One reason for thinking of readers as trees rather than using the more familiar definition is that the monadic join operator on trees T maps TT structures of size n to T structures of size n (where by ‘size’ I mean the number of leaves in the tree). This isn’t true for monads in general – for example, two layers of Reader Bool a is isomorphic to a4, which gets mapped to a2 by monadic join. So join preserves the combinatorial interpretation of the tree.

This is related to some stuff I’m thinking about to do with combinatorial species and how they relate to functional programming. A comment by Brent Yorgey sparked the idea for this post.

It seems likely that given any monad T and a family of equivalence relations ~a on Ta, the set of equivalence classes under the relation ~ is always a monad, but I haven’t thought much about it.

I think this is all extremely similar to a post written a few years back by Dan Piponi where he worked throught he details for the state monad instead of reader.

Polyvariadic Functions and Printf

Most languages have some form of printf function that lets you print formatted strings. In Python it looks like this

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print "The %s river is %d miles long" % ("Amazon", 4000)

In C it looks like this

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printf("The %s river is %d miles long\n", "Amazon", 4000)

What they have in common is that they take a format string as their first argument, followed by a variable number of arguments, of varying type. The arguments are formatted, interpolated into the string and then printed to the screen.

The immediate problem you face if you want to write printf in Haskell is the type system. All functions have a type, and the type determines what arguments it can accept. You can write polymorphic functions that accept a range of input types, but writing a function that accepts a variable number of arguments? That seems tough.

I recently read through the source of the Text.Printf module, and was impressed by how concise and self-contained it is, and especially by the neat trick that allows printf to take a variable number of arguments. In this post I’ll walk through creating a simplified, cut-down version of Text.Printf to give a flavor of the module.

I’ll need the following uncontroversial language extensions:

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{-# LANGUAGE TypeSynonymInstances, FlexibleInstances #-}

First define a data type to hold things that are possible arguments to printf (in our cut-down module, we will only care about interpolating strings and integers into the format string).

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data UPrintf = String String
             | Integer Integer

With this in hand, we could write the universal printf function, uprintf. This takes a format string and a list of arguments to be interpolated into the string, and returns the formatted string. Its type signature is therefore:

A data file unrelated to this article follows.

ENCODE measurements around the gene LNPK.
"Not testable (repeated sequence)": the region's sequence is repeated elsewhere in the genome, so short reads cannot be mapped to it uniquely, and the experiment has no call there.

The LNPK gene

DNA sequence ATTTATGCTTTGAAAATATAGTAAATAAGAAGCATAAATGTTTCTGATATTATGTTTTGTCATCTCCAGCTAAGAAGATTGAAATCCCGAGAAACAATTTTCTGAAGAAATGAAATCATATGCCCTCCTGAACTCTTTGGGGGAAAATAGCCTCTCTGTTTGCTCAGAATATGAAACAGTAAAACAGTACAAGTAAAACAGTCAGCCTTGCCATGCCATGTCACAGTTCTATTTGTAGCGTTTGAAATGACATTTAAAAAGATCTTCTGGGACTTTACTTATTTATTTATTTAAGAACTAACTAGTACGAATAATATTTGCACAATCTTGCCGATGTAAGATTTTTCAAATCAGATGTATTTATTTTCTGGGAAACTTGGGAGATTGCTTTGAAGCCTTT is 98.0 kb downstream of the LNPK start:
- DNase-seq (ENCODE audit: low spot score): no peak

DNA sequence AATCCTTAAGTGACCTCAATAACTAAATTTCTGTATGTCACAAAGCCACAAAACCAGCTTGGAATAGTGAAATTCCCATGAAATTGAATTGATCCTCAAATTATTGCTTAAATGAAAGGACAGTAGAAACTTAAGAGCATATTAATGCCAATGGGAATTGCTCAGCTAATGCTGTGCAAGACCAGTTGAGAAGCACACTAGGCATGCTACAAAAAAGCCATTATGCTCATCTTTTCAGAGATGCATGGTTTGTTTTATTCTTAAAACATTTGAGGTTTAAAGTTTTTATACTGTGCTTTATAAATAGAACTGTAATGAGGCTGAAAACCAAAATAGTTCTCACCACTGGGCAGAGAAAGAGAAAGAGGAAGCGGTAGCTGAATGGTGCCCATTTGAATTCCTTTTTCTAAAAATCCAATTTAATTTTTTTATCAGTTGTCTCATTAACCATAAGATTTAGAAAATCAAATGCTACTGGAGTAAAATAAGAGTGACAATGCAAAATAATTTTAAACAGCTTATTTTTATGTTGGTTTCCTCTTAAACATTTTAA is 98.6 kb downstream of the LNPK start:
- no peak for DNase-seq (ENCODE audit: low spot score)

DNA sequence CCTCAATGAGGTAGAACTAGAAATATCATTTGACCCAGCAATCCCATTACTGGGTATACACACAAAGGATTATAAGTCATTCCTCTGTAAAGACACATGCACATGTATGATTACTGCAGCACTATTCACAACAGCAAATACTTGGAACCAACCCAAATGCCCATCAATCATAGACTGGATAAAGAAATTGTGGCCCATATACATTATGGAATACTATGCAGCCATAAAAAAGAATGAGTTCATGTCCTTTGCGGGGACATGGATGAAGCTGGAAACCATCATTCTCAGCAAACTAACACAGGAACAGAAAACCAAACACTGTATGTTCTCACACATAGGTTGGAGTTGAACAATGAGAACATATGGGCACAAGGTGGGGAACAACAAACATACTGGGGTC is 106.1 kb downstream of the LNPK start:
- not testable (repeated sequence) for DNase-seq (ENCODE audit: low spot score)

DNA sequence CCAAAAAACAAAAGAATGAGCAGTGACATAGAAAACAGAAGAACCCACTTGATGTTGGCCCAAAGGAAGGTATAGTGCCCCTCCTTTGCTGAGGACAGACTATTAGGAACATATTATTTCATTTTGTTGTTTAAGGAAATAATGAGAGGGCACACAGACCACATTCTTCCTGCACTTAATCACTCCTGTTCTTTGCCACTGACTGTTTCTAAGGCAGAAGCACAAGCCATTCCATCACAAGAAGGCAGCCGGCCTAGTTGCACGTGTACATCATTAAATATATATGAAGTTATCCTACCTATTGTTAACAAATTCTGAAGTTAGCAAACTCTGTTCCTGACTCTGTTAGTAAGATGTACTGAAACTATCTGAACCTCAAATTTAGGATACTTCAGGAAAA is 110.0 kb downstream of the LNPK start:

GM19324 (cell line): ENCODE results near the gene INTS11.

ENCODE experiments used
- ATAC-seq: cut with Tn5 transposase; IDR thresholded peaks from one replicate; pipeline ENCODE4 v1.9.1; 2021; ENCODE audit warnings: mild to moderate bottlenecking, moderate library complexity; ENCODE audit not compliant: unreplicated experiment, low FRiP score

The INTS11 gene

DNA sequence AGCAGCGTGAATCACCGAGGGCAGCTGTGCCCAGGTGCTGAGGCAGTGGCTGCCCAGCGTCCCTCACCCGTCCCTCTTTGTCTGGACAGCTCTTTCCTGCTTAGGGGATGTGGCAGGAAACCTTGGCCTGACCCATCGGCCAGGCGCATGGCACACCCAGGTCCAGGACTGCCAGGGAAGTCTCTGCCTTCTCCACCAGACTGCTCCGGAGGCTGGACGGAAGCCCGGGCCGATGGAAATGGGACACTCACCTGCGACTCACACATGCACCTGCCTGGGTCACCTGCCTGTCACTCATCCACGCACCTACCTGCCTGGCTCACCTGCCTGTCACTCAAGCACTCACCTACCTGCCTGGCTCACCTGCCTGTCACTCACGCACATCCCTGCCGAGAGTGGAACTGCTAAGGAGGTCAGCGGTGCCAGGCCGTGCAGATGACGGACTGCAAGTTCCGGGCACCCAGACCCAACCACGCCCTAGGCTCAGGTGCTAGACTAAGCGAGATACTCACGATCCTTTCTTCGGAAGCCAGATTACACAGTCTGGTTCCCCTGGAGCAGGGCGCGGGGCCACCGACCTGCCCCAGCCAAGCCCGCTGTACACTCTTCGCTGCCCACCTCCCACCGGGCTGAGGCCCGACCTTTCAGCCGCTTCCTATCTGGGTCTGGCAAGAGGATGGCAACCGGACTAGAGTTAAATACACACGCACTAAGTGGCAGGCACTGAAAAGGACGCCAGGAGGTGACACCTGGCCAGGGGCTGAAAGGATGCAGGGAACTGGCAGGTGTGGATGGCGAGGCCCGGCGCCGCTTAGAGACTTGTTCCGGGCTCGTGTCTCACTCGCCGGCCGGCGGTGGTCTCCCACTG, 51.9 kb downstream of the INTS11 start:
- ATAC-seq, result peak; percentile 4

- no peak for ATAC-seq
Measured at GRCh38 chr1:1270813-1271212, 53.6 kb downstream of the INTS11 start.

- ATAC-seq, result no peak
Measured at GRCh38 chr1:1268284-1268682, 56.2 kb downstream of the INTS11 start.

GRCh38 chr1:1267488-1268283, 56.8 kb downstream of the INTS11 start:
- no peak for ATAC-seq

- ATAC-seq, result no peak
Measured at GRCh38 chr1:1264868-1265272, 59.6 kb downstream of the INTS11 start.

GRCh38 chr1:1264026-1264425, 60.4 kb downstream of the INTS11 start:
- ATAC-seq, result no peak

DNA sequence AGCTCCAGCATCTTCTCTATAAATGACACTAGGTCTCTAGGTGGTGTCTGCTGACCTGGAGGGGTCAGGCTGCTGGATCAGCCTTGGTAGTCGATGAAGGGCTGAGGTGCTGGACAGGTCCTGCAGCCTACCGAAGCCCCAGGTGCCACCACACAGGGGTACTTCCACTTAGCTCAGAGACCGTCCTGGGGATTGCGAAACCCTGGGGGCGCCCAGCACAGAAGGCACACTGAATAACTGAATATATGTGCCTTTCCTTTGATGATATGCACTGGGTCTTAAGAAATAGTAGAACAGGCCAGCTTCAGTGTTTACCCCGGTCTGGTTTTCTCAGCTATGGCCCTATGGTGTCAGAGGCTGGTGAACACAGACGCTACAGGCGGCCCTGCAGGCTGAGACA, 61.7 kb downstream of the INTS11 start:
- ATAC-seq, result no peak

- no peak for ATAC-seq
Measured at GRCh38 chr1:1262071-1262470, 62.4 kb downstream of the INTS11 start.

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uprintf :: String -> [UPrintf] -> String

All printf functionality will eventually be implemented in terms of this function. We’ll hold off on giving its implementation until later in the module, and focus on how we can write the polyvariadic, polymorphic printf function.

We get polymorphism using type classes. Define a type class for types that can be converted into a UPrintf, along with a couple of useful instances:

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class PrintfArg a where
    toUPrintf :: a -> UPrintf

instance PrintfArg String where
    toUPrintf = String

instance PrintfArg Integer where
    toUPrintf = Integer

There are multiple valid return types for the printf function. For example, we might want to return a String, or an IO action that outputs to a file or to stdout, or more generally any instance of MonadIO. So introduce a type class for valid return types:

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class PrintfType t where
    spr :: String -> [UPrintf] -> t

The spr function takes a format string and a list of suitable arguments to be interpolated into the string, and returns something. The key is in what the valid return types are. Certainly, it makes sense to return a string by calling uprintf (we reverse the argument list, for reasons that will become clear in a bit)

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instance PrintfType String where
    spr formatString args = uprintf formatString (reverse args)

It also makes sense to return an I/O action that does some printing

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instance PrintfType (IO ()) where
    spr formatString args = putStrLn (uprintf formatString (reverse args))

Here’s the cool part. If a is an instance of PrintfArg and t is an instance of PrintfType, then a function a -> t is also a valid instance of PrintfType – you should picture it as consuming the a, and outputting another valid return type (which might be another function).

This is one way to implement polyvariadic functions in Haskell. Functions are curried by default so it’s easy to incrementally consume arguments, and return a function that consumes the rest of the arguments.